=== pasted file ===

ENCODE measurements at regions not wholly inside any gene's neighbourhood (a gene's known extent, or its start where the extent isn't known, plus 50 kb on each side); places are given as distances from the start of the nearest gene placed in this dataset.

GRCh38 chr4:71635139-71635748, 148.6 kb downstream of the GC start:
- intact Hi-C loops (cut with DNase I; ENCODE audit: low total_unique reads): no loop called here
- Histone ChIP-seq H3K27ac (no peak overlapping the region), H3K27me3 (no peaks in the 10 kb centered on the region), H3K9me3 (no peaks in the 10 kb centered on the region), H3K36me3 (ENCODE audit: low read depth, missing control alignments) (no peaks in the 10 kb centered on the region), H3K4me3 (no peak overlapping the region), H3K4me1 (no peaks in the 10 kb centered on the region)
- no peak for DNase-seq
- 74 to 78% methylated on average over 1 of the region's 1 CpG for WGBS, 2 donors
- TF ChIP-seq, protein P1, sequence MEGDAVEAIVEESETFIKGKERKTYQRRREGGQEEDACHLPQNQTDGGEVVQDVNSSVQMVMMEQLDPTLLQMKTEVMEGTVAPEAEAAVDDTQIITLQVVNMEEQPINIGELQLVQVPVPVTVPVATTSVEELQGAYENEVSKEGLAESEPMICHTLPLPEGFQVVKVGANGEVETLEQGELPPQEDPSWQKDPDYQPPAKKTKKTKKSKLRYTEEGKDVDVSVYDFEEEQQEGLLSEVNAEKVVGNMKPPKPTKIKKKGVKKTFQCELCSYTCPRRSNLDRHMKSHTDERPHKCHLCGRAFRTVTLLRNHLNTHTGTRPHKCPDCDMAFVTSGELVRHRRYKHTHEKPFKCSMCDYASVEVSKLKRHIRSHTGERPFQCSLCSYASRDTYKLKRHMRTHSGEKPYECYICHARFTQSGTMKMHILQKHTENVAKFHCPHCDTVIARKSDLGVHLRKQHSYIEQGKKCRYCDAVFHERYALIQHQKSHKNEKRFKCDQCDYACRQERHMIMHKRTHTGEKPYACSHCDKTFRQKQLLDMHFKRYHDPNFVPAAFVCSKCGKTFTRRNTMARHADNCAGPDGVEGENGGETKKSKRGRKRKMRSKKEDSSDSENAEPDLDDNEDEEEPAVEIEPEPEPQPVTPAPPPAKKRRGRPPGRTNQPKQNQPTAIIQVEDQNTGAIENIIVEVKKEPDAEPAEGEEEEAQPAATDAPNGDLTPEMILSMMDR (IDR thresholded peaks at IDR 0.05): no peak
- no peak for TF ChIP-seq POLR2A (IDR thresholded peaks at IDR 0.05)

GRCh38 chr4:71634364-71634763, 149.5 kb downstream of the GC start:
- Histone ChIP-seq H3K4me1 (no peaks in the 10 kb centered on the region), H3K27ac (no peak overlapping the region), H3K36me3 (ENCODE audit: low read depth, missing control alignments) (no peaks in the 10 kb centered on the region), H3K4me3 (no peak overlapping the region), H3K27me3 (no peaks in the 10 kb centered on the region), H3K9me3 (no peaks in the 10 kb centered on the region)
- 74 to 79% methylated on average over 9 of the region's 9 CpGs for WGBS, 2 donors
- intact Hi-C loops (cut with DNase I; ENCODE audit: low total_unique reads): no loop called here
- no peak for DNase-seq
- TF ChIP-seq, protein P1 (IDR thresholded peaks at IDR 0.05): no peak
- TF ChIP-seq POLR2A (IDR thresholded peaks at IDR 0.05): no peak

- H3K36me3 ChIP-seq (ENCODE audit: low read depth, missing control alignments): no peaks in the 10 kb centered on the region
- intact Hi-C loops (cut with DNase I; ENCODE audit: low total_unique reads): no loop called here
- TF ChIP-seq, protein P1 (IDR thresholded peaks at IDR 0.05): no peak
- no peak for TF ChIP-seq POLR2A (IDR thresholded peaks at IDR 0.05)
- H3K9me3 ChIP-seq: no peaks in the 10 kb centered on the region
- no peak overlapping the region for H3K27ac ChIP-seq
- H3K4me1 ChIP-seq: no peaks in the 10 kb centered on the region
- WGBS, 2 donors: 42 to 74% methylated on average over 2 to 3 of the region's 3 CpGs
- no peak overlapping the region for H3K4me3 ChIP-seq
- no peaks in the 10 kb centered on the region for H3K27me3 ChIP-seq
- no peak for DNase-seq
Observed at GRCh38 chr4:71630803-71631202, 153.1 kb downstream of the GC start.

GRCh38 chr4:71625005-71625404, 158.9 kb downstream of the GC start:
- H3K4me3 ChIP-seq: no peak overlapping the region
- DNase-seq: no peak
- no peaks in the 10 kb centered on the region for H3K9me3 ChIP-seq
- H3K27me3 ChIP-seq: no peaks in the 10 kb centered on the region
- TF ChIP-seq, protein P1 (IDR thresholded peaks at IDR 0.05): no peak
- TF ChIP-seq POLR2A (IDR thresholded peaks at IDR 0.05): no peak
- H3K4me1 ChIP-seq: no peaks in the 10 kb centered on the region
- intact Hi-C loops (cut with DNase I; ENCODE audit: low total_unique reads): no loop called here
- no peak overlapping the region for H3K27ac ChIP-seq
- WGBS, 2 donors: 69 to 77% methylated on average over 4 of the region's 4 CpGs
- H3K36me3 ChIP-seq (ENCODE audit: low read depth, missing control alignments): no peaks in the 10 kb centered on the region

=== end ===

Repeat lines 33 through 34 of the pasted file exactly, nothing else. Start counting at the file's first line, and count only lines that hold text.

- TF ChIP-seq, protein P1 (IDR thresholded peaks at IDR 0.05): no peak
- TF ChIP-seq POLR2A (IDR thresholded peaks at IDR 0.05): no peak